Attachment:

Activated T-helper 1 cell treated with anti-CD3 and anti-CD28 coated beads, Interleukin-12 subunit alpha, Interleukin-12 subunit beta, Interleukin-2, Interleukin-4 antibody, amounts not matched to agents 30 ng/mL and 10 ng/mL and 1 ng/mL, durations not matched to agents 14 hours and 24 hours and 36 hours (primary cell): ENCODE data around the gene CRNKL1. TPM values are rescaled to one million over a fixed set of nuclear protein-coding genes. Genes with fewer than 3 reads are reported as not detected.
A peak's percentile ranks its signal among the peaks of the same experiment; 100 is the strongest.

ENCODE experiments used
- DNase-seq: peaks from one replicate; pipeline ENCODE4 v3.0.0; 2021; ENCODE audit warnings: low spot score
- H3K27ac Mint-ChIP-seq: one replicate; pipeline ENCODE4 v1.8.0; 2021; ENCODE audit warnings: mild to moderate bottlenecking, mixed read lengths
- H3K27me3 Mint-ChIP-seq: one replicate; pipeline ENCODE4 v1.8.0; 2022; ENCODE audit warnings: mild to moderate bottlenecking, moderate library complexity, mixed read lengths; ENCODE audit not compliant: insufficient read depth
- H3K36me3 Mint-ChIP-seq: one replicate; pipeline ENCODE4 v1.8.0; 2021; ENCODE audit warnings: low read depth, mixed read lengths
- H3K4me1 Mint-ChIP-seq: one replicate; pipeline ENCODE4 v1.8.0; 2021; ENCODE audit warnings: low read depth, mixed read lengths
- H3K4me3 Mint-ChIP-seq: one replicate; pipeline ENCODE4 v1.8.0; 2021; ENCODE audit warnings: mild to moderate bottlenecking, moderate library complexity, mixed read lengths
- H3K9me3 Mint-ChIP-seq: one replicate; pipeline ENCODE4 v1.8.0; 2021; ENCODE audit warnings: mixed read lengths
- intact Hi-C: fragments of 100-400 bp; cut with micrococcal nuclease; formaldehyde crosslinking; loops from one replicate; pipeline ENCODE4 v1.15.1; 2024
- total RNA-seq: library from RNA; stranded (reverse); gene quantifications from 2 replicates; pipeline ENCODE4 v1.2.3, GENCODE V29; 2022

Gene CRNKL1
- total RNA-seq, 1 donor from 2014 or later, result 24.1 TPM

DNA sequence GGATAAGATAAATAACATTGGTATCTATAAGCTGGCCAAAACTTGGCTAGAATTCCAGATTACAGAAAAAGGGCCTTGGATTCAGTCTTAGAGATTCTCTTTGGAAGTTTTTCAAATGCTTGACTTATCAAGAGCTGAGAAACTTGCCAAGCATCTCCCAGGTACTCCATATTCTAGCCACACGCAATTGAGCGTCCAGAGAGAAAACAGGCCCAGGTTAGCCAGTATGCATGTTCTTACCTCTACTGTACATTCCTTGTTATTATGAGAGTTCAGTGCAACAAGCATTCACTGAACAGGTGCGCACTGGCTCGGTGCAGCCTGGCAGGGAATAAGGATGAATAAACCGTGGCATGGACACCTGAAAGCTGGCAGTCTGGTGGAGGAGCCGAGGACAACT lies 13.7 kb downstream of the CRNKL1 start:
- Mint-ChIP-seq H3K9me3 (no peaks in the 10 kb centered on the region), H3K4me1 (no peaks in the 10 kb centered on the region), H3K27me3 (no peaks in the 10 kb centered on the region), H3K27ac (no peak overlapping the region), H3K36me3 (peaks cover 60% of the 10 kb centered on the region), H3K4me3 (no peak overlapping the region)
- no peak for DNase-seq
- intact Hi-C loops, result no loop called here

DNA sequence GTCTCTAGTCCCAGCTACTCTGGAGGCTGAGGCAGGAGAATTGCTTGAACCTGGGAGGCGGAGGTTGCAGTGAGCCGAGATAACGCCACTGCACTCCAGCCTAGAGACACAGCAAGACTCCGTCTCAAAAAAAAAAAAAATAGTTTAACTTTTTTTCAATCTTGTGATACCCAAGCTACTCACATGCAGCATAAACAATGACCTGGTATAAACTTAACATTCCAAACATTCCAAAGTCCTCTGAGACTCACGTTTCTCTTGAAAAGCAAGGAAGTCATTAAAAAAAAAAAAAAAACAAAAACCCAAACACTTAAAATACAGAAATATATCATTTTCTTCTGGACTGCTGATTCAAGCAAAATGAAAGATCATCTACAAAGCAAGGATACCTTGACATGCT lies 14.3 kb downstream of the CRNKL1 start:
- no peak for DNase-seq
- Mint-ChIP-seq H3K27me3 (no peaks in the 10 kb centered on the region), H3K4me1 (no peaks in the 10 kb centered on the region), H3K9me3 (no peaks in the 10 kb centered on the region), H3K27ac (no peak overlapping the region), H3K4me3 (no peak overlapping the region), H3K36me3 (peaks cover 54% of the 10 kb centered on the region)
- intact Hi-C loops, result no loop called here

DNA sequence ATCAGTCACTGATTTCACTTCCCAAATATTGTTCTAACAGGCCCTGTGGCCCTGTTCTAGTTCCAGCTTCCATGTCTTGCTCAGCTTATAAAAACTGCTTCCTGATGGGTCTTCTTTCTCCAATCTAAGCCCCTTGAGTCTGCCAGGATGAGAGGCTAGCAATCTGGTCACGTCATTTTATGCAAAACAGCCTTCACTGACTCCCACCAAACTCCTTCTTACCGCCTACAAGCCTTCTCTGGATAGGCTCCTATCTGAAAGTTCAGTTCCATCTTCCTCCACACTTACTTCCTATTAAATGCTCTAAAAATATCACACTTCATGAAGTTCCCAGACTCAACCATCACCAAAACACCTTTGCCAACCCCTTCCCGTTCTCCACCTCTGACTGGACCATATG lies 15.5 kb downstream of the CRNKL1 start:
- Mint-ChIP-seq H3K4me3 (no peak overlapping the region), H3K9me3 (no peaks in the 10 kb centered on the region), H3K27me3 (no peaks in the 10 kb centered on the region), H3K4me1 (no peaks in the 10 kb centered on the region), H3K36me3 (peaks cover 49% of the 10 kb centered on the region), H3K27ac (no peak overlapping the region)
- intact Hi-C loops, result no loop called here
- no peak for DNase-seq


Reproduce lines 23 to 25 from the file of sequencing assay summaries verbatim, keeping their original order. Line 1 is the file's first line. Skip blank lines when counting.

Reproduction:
DNA sequence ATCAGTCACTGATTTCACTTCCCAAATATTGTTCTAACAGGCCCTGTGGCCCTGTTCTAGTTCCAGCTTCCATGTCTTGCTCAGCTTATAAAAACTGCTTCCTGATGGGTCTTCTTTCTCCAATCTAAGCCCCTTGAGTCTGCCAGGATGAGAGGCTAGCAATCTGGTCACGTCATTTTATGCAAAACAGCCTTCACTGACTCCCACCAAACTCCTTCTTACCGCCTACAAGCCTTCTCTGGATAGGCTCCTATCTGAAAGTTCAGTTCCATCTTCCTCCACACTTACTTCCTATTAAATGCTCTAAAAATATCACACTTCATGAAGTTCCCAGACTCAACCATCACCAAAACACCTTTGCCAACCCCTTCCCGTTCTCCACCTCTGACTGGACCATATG lies 15.5 kb downstream of the CRNKL1 start:
- Mint-ChIP-seq H3K4me3 (no peak overlapping the region), H3K9me3 (no peaks in the 10 kb centered on the region), H3K27me3 (no peaks in the 10 kb centered on the region), H3K4me1 (no peaks in the 10 kb centered on the region), H3K36me3 (peaks cover 49% of the 10 kb centered on the region), H3K27ac (no peak overlapping the region)
- intact Hi-C loops, result no loop called here